What do you do when you get together with girlfriends?
You catch up on life, you laugh a lot, and you probably leave feeling inspired and supported.
That's the goal of Her Community, a new group in Fort Worth. A pop-up market this weekend will help the founders achieve their mission to do something good.
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The founders are a group of women who go way back — back to their days at J.P. Elder Middle School in Fort Worth. Mariah Adedeji, Lizette Escobar, Evelyn Gaucin, Maria Sigala and Priscilla Starr were a group of five trying to figure it all out.
"When I first started driving, I got my Jeep and we all went on a ride and we were super afraid 'cause we were like, 'we don't know what we're doing, but we're driving now,'" Gaucin recalled.
High school, college and career took them in different directions. Adedeji and Escobar live out of state now. Gaucin moved to Austin, yet she felt the pull back to Fort Worth. "Honestly, they were a big part of my decision to move back," Gaucin said of her friends.
Through the years, the miles, Facebook, emails and video chats, the friendship stuck. Now in their mid-20s, they found themselves at another crossroad.
"We were talking about how, at our age, we need to be doing something that fulfills us a little more. We kind've felt empty," Sigala said.
"Really, it was a car ride talking about our future, talking about our futures" Starr said.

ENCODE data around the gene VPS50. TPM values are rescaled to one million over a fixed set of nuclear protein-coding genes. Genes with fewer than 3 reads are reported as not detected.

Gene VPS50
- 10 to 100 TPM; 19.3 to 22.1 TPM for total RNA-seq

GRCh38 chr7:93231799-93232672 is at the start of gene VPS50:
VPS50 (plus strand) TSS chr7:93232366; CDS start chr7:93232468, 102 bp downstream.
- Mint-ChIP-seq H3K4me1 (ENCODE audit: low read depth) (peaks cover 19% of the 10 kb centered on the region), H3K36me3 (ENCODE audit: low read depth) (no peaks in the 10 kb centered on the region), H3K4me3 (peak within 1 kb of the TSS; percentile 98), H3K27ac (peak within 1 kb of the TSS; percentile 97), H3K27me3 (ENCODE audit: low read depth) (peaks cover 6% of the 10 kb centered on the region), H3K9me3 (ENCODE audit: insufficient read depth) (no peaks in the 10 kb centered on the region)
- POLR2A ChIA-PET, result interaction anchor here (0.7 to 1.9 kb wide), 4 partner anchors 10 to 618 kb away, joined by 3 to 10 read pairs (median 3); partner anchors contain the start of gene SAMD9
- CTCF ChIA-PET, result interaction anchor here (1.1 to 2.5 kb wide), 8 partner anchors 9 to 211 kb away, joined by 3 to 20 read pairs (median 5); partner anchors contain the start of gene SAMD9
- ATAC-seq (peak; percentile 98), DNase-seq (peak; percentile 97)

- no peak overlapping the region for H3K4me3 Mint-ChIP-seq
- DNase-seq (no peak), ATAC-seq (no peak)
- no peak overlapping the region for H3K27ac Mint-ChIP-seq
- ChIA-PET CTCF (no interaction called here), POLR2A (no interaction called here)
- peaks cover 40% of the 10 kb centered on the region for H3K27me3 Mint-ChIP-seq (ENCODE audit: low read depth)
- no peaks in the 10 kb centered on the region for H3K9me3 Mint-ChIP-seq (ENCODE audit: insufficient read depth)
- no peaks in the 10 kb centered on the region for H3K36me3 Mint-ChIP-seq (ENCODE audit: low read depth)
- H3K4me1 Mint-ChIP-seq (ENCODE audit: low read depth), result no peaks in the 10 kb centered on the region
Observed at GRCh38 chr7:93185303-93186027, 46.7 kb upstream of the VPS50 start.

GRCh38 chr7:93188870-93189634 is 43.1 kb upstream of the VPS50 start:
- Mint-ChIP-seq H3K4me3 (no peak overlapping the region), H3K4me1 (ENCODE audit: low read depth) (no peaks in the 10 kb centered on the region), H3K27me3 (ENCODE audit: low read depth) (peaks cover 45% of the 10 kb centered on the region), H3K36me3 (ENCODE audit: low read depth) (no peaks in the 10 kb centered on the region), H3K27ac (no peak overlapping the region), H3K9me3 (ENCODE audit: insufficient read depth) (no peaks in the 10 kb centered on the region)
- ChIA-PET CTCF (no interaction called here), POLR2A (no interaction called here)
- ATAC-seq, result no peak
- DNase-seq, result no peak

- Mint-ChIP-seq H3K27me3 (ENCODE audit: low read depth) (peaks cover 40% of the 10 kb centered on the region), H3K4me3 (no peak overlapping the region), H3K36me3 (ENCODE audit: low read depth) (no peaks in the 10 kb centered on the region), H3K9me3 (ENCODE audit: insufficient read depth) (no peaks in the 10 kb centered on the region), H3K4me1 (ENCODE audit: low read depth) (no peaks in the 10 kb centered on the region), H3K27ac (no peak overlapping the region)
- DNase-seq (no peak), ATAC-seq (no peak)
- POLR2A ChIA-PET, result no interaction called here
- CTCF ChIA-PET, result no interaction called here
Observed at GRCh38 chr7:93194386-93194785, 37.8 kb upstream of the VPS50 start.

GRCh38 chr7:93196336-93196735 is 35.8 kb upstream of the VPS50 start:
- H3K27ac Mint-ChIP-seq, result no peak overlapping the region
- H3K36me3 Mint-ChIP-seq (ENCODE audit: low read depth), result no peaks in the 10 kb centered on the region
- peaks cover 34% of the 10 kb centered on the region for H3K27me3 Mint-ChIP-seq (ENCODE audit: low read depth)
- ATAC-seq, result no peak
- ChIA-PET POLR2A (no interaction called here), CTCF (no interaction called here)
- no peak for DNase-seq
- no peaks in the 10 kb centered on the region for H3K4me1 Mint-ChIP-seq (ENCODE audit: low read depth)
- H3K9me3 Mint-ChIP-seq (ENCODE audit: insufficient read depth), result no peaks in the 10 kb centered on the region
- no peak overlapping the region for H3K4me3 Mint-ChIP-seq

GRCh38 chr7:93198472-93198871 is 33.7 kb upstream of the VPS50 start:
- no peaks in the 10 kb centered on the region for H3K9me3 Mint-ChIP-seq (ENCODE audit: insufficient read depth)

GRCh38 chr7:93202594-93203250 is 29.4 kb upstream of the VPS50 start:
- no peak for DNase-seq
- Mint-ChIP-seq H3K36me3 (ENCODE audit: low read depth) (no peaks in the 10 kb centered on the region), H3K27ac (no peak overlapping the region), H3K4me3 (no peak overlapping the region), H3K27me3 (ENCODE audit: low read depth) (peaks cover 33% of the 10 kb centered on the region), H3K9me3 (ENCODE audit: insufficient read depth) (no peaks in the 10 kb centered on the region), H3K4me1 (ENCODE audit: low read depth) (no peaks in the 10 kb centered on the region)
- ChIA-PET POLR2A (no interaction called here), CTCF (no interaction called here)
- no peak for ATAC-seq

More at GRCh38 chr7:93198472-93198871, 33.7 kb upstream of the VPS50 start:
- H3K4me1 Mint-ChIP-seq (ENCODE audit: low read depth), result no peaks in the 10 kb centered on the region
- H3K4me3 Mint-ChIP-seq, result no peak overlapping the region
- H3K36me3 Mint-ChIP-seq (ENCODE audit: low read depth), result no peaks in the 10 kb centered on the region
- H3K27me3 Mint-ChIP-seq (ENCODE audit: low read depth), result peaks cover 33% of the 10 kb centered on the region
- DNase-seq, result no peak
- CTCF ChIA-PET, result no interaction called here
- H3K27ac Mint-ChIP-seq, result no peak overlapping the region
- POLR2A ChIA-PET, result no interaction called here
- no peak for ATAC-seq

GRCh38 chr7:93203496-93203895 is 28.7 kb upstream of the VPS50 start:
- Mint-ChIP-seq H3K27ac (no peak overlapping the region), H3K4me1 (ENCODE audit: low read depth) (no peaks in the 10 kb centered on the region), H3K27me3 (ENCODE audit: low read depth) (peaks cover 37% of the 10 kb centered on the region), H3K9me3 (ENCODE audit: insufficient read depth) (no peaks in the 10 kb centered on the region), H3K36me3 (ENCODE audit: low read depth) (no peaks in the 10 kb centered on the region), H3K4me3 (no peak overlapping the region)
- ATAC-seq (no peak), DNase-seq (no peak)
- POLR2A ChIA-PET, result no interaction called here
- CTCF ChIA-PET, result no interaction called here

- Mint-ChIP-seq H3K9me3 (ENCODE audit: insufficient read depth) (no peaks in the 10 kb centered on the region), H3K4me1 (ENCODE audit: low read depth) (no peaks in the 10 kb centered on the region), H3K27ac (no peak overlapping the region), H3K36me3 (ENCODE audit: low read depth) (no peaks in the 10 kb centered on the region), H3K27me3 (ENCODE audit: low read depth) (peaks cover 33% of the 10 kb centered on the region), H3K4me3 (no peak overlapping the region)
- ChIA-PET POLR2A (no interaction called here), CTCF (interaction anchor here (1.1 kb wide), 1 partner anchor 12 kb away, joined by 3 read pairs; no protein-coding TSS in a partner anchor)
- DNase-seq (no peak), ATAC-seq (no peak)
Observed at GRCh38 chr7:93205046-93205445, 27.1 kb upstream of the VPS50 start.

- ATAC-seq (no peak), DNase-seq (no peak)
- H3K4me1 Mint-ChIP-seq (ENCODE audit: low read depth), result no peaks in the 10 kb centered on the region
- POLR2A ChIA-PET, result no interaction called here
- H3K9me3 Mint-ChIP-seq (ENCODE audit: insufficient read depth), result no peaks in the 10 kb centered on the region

And in that conversation, Starr had an idea: Create a community of women focused on friendship and philanthropy; a circle of support like the five women have in each other.
"I'm like, 'what's a way where we can help the community, help women and make a difference? And we're like, 'let's start a womens' group,'" Starr explained.
"We want to be their thought partners, think through, talk about whatever they want to talk about so that they can keep moving forward and achieve whatever it is they want to achieve," Gaucin added.
The group Her Community started six months ago with women going to brunch and finding support in conversation. Now, it's evolving to in include Her Market, a biannual pop-up market featuring all-female vendors with fees going to non-profits that support women and girls.
"It's about supporting each other. It really is," Starr said.
"Just taking a leap of faith, that's what it was for all of us. it was so scary to start something like this," Starr said. "For me, it's just having faith that we're gonna be taken care of because we are following our hearts."
Starr and her friends have found that support through more than a decade of friendship. It gave each of them the foundation to find themselves and a greater purpose.
"Just being able to grow up with people for such a long time, this is like, Kardashian video now, just the fact that you have friends for such a long time. I'm grateful they're still sticking with me." Gaucin said through tears.
"I have friends, actually, sisters that I can count on and it feels amazing," Starr added.
Her Market will be on Sunday, March 10 from noon to 5 at The Foundry District in Fort Worth.
Booth fees benefit The Worth Co., a social enterprise of The Net, a nonprofit serving victims of sexual exploitation in Fort Worth. The Worthy Co seeks to give sex trafficking victims economic independence.